When I first became aware of the e-bike — a bike with an electronic pedal-assisting motor— I thought it was a funky “niche” bike. But after just a couple of rides, my bet is that this is the future of cycling.
I’ll tell you why later. First, let’s walk through the tests.
Adventure number 1: Picked up the Cannondale Quick Neo from the cycling gurus at The Bike Route (where it has become the preferred errand bike). I got there in full kit and dropped off my regular commuter for the Neo. What struck me first—and you honestly need to be warned about this—is how quick it is off the line. The assist kicks in best at lower speeds in the lower gears. I have put three other people on the bike during testing to judge their immediate impressions, and all of them giggled about the quickness.
Three riders = three big smiles.
The second thing I noticed requires a warning, as well: I regularly found myself underestimating my speed coming around corners and having to lay into the disc brakes. But the wider tires and heavy frame kept everything stable on the trail.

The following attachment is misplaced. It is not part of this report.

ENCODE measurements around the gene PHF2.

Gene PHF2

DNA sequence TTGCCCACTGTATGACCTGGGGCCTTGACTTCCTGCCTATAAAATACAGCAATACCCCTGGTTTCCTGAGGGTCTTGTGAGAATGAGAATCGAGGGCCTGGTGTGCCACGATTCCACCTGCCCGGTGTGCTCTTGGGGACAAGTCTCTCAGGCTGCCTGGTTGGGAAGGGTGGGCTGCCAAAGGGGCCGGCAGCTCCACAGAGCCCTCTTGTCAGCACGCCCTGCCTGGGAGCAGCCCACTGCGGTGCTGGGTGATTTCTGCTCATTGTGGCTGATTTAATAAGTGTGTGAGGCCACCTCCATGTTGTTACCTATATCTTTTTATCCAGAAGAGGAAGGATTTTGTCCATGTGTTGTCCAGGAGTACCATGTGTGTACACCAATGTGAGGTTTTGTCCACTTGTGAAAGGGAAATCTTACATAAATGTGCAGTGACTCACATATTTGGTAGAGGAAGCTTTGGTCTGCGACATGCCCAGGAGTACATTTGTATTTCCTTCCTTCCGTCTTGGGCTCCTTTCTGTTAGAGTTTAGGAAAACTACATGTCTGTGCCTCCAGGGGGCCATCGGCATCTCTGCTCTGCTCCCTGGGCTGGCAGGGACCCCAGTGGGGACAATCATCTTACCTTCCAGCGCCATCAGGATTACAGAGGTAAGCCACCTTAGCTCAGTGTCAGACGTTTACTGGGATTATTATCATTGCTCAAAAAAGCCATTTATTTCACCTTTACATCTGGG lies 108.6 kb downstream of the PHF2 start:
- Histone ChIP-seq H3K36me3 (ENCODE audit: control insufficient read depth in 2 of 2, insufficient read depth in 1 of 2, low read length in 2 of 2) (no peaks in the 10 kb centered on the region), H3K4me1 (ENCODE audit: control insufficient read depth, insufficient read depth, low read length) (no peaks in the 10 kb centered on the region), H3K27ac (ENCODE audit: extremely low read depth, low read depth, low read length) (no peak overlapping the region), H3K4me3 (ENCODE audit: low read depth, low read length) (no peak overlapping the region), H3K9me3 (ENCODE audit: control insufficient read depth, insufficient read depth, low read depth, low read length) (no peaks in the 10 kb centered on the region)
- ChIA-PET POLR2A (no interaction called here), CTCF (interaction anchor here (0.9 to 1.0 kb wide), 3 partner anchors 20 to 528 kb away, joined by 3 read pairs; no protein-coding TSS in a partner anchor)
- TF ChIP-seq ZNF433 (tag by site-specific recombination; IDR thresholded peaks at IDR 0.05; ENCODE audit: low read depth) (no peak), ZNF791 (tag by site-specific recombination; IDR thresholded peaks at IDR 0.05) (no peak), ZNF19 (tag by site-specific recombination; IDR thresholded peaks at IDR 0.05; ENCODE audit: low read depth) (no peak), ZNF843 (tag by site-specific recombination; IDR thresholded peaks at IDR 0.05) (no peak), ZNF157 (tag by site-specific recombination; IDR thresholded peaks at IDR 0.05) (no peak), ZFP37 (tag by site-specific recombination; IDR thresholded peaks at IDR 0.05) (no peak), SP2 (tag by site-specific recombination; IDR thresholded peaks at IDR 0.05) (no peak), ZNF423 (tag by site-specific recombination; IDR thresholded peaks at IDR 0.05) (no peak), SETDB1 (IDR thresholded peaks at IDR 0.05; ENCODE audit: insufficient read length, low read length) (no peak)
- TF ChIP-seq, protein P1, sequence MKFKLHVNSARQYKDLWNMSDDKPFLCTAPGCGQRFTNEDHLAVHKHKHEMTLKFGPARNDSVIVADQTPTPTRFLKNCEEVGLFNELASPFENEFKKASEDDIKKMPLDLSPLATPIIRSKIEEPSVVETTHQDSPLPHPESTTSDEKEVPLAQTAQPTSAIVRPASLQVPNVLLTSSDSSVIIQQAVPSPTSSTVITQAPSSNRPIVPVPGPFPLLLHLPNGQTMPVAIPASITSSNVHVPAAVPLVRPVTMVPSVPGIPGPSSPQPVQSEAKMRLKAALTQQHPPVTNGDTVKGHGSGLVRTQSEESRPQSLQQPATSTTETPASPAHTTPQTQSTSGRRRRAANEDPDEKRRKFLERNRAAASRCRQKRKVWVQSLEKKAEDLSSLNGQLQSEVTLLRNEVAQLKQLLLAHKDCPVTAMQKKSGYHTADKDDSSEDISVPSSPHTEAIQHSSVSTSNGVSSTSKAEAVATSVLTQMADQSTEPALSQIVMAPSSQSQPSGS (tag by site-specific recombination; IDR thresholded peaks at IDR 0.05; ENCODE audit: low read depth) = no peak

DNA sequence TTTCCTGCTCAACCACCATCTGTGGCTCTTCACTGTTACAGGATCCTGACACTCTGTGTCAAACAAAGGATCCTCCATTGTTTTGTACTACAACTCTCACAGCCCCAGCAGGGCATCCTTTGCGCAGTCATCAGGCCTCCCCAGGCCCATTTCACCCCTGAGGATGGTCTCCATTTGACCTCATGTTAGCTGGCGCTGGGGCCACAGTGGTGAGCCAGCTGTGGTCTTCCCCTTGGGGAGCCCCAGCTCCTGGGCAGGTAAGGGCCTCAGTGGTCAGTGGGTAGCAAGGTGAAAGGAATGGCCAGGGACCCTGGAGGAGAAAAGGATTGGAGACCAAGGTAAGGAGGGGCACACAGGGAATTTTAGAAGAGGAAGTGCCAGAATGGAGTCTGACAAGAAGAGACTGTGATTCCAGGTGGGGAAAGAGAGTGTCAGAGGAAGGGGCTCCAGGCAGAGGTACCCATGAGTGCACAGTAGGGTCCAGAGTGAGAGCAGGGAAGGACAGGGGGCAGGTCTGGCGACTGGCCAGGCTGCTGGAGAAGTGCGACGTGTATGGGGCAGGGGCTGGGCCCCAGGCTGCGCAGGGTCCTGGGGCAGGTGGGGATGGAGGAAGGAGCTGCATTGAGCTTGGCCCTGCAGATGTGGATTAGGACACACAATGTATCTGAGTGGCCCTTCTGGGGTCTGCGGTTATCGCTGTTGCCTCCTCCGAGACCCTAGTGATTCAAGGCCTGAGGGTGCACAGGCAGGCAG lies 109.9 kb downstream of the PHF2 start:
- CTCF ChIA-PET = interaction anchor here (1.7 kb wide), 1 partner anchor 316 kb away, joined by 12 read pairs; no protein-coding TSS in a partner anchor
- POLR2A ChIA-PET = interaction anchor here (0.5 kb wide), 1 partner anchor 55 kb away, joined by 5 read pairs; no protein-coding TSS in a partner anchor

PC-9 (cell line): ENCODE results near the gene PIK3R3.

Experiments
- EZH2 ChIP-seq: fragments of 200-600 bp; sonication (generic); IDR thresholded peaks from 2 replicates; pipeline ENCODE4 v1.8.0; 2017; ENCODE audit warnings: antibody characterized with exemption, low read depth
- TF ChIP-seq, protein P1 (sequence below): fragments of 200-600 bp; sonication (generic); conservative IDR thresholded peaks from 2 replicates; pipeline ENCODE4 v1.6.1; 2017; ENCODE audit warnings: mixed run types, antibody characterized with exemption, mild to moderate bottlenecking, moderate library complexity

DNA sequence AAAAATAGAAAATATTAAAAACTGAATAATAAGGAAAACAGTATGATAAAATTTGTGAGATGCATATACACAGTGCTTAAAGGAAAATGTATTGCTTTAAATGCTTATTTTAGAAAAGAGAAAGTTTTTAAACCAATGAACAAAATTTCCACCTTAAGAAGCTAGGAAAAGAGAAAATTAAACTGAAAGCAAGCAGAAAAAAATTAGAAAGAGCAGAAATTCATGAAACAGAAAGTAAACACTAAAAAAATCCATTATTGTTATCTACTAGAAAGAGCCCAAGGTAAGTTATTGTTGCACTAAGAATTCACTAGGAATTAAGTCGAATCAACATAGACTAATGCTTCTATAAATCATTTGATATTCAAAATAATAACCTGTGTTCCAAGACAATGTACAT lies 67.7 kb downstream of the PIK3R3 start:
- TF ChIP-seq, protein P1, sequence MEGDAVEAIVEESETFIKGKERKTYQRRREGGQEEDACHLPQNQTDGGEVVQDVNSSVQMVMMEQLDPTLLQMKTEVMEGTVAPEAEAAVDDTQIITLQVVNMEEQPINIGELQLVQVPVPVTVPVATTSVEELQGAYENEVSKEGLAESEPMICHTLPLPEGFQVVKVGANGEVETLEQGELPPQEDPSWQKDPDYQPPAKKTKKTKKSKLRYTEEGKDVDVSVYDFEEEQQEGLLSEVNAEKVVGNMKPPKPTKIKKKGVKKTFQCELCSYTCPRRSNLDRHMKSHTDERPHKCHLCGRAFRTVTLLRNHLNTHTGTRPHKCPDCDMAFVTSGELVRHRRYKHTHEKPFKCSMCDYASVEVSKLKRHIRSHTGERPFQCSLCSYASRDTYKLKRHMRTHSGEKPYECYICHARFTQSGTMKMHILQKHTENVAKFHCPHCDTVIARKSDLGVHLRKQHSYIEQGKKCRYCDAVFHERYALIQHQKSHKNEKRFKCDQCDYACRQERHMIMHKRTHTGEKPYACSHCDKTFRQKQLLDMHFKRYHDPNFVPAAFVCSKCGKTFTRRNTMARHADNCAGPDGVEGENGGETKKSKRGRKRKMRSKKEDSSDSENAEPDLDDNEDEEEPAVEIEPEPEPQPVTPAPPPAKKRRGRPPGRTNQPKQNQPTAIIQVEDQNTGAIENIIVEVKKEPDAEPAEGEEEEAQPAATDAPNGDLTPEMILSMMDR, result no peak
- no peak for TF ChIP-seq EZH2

What the Neo excels at—quickness and faster-than-normal cruising speed—is balanced with a top-speed governor. The bike is programmed not to offer any assistance over 20 mph. This is undoubtedly a really good thing, especially since the Razorback Greenway speed limit is 15 mph. It is a bit of a buzz kill to accelerate so quickly, and then feel a very real bogging down at around 19 or 20 mph. But like I said, this is a plus and a necessity for sure when riding on the Greenway, where we have enough difficulty with “pathletes” trying to set PRs while dodging joggers and dogs.
All in all, the Neo was interesting but a bit frustrating for my normal riding style. Things got much better later in the day when I traded the clip-ins for flip-flops and the stretchy pants for cargo’s.
More about that next time.
Grace and peace, y’all.
Click here to read Adventures with Electricity (Part 2)
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